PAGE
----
In our previous blog post, we discussed several roadblocks to retirement. In far too many instances, those roadblocks prevent Canadians from achieving the comfortable retirement they desire. In this post, we shift our attention to what happens after we retire, and some of the more common pitfalls that plague Canadian investors in retirement. Let’s explore ModernAdvisor’s “Top 3 Retirement Traps”.
Retirement Trap #1: Retiring with debt
Historically, most Canadians paid off their debts before retirement. This makes good sense, as carrying debt in retirement make it much harder to make ends meet. While you can retire with debt, the additional mortgage and/or loan payments simply means less money available to do the things you want to do in retirement, or not being able to retire on time and having to work longer than expected.
Yet, that’s the norm these days. A CIBC study indicated that more than half of all retired Canadians are carrying debt of some form or another – mortgages, car loans, credit card debt, lines of credit, furniture and appliance loans, etc. While managing debt payments can put a strain on your finances and cash flow at any life stage, managing debt can become overwhelming for retirees.
One of the core issues here is that debt is big business for banks and lending firms. As such, many financial institutions encourage us to take on debt. But many Canadians are already struggling because they’re carrying so much debt.
Managing finances can be challenging at times, and many of us have to take on debt at some time or another throughout our lives. However, to the extent possible, you should strive to pay off your debts before you retire. By doing so, you can spend your money on the things you want, rather than worrying about debt obligations and making monthly payments. One possible exception may be for an example involving a tax-advantaged debt with tax-deductible interest payments, where advised by a tax professional.
Retirement Trap #2: Being too conservative with your investments
“This is my retirement money, I don’t want anything too risky. I don’t like risk.” Sound familiar? Of course it does, we hear statements like this all the time. Indeed, when it comes to managing retirement assets, we absolutely should take caution and be prudent in our decision making. However, being too conservative is, in itself, a risky strategy.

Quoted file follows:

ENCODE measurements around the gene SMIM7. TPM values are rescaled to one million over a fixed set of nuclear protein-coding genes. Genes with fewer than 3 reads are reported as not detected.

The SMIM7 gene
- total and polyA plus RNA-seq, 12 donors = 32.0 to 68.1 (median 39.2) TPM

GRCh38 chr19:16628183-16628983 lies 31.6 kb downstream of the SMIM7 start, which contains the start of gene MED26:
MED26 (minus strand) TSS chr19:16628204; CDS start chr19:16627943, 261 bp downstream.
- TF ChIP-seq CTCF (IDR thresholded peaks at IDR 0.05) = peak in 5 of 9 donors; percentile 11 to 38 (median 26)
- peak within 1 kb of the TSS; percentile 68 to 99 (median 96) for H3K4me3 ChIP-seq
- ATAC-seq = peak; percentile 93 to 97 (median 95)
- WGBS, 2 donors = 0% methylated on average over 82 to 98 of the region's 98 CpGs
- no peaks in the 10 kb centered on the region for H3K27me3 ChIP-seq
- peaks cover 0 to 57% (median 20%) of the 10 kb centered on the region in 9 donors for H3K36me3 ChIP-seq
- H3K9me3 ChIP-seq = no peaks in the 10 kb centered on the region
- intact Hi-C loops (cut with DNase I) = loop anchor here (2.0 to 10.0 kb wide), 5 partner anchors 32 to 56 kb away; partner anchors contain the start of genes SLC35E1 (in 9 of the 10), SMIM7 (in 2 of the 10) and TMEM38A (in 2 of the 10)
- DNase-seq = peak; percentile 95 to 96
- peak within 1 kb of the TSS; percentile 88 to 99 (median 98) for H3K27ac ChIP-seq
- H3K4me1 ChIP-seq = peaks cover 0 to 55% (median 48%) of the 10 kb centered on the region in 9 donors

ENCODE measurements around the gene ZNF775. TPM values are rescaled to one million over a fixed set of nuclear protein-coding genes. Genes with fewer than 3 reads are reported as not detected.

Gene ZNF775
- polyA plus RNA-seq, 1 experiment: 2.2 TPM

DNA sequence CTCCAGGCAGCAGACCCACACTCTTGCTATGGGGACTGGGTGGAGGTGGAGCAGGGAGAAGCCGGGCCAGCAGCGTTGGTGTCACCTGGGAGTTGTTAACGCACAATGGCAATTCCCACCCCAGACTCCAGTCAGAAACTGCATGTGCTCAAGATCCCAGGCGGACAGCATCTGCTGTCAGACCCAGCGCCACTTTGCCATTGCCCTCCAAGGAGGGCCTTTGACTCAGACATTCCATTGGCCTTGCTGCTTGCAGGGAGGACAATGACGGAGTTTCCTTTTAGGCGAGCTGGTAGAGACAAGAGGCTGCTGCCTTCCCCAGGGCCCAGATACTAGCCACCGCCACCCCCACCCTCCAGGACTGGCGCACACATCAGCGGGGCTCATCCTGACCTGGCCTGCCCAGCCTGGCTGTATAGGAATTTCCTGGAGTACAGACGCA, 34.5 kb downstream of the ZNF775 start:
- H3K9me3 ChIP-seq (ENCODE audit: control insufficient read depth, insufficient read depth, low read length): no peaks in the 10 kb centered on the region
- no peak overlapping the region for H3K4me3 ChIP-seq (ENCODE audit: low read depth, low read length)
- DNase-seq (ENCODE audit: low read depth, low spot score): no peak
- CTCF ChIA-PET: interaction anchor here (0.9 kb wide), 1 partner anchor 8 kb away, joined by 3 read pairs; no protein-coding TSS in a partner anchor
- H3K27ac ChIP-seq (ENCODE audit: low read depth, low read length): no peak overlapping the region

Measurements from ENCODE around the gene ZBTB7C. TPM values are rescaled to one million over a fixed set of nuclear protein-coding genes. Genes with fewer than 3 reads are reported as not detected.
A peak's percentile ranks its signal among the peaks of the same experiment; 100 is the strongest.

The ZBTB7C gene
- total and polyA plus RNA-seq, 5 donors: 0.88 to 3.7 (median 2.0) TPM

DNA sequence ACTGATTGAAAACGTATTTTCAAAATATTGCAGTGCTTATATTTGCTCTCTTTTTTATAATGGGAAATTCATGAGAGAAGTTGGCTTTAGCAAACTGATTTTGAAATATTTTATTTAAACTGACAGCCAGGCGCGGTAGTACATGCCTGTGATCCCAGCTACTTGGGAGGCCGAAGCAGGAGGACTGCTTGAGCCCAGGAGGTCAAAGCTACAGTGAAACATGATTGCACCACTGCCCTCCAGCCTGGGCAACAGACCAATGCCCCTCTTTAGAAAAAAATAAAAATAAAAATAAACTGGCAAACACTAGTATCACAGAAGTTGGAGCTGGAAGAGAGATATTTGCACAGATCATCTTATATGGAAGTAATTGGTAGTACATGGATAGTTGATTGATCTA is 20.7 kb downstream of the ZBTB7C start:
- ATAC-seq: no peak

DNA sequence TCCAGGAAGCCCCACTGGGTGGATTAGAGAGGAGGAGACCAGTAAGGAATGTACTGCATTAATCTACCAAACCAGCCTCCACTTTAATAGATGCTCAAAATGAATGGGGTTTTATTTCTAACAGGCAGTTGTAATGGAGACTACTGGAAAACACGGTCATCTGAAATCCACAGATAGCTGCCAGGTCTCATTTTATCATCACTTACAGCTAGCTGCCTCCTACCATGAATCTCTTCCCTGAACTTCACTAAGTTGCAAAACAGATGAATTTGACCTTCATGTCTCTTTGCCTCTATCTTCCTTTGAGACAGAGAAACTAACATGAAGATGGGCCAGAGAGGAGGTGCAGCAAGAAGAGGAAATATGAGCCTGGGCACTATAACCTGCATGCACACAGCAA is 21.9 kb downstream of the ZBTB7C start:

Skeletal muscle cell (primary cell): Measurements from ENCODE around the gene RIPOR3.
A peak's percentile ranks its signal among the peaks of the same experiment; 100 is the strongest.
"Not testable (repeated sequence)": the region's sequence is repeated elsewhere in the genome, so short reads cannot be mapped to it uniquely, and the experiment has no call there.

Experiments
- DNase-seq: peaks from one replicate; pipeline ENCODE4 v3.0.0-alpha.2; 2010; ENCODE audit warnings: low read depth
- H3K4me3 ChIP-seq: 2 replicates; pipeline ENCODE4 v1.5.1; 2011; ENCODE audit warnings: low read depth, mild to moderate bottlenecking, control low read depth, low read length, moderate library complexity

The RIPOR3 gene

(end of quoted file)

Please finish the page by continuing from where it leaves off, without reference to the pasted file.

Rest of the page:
According to Warren Buffet, “The riskiness of an investment is not measured by beta — a Wall Street term encompassing volatility. Rather, the risk of an investment is measured by the probability of that investment causing a loss of purchasing power over the contemplated holding period.”
When considering a retirement timeframe spanning several decades, we must pay attention to the very real increases in the cost of living over that length of time. Ask yourself, what poses a greater risk to your retirement: Short-term market fluctuations, or running out of money? Most of us will agree that running out of money poses a greater risk. Yet, many investors spend far more time worrying about shot-term short-term market fluctuations.
Unlike market volatility which is immediate and almost impossible to ignore, running out of money 20 years from now doesn’t seem like a pressing issue today, and is easy to ignore. Yet, with too much focus on reducing or eliminating volatility, many retirees seek refuge in GICs and similar assets. While this may feel safe in the short term, because capital is guaranteed, the flip side of that coin is that substandard returns are also guaranteed.
Retirement Trap #3: Excessive spending
Let’s say you have $1 million saved by age 60, and you want to plan for a 30-year retirement. How much can you safely withdraw from your retirement savings each year?
This is a multi-dimensional scenario with several variables, including:
- What rate of return do you expect to earn on your investments?
- What if market performance is not what was anticipated?
- What if your investments decline sharply in value during the first few years of retirement?
- What if you live much longer than expected?
As we can see, determining a safe withdrawal rate is somewhat of a balancing act. On one hand, you don’t want to make unnecessary sacrifices, and subject yourself to a lower standard of living than that which you can comfortably enjoy. Yet, on the other hand, you have to be careful you don’t spend your retirement savings too fast, and deplete your nest egg too early.
So what’s an acceptable and safe withdrawal rate? This depends entirely on how your investments are structured, and your corresponding rates of return. For example, if your investments are earning, on average 6% per year, then your safe withdrawal rate will be much higher than someone else who is invested in products such as Guaranteed Investment Certificates (GICs), with rates of return typically closer to 1%.
The challenge is that, for most investment products, rates of return are not known in advance. For this reason, it’s important to revisit your plan and your assumptions often. If markets are performing better than expected, you may have an opportunity to increase your withdrawals. On the other hand, if market performance is lower than expected, you may have to decrease your withdrawals to make sure you don’t run out of money too soon. Flexible, realistic spending is the single most important determinant of financial security at any stage of life.
With some basic retirement income planning, you can often retire earlier, enjoy a higher level of income, and correspondingly enjoy a more fulfilling retirement. If you you’d like some help setting up your retirement income plan, we can help you crunch the numbers and make sure you’re on track. To chat with a Portfolio Manager or Certified Financial Planner, just contact us.